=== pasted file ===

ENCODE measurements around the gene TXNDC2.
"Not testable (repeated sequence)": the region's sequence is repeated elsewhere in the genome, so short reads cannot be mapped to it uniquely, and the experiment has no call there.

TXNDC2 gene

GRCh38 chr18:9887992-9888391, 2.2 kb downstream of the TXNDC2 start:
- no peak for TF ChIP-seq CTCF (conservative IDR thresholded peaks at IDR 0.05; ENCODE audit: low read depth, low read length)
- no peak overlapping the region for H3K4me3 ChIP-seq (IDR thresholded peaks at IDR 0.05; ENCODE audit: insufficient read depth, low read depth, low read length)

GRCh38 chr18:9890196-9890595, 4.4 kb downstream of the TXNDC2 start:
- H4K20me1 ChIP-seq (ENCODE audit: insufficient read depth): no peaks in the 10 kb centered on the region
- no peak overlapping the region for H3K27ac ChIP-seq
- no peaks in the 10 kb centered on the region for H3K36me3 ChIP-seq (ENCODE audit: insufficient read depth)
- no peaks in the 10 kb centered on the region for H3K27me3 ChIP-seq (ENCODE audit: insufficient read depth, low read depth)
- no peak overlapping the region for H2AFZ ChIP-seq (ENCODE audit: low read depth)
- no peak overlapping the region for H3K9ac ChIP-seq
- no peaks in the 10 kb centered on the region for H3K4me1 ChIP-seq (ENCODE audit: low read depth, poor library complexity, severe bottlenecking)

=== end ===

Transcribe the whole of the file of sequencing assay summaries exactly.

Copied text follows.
ENCODE measurements around the gene TXNDC2.
"Not testable (repeated sequence)": the region's sequence is repeated elsewhere in the genome, so short reads cannot be mapped to it uniquely, and the experiment has no call there.

TXNDC2 gene

GRCh38 chr18:9887992-9888391, 2.2 kb downstream of the TXNDC2 start:
- no peak for TF ChIP-seq CTCF (conservative IDR thresholded peaks at IDR 0.05; ENCODE audit: low read depth, low read length)
- no peak overlapping the region for H3K4me3 ChIP-seq (IDR thresholded peaks at IDR 0.05; ENCODE audit: insufficient read depth, low read depth, low read length)

GRCh38 chr18:9890196-9890595, 4.4 kb downstream of the TXNDC2 start:
- H4K20me1 ChIP-seq (ENCODE audit: insufficient read depth): no peaks in the 10 kb centered on the region
- no peak overlapping the region for H3K27ac ChIP-seq
- no peaks in the 10 kb centered on the region for H3K36me3 ChIP-seq (ENCODE audit: insufficient read depth)
- no peaks in the 10 kb centered on the region for H3K27me3 ChIP-seq (ENCODE audit: insufficient read depth, low read depth)
- no peak overlapping the region for H2AFZ ChIP-seq (ENCODE audit: low read depth)
- no peak overlapping the region for H3K9ac ChIP-seq
- no peaks in the 10 kb centered on the region for H3K4me1 ChIP-seq (ENCODE audit: low read depth, poor library complexity, severe bottlenecking)